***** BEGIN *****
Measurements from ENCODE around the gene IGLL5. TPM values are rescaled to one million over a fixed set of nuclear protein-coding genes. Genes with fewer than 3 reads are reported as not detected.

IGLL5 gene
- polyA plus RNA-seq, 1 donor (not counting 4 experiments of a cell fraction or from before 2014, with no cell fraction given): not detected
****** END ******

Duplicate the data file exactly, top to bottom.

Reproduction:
Measurements from ENCODE around the gene IGLL5. TPM values are rescaled to one million over a fixed set of nuclear protein-coding genes. Genes with fewer than 3 reads are reported as not detected.

IGLL5 gene
- polyA plus RNA-seq, 1 donor (not counting 4 experiments of a cell fraction or from before 2014, with no cell fraction given): not detected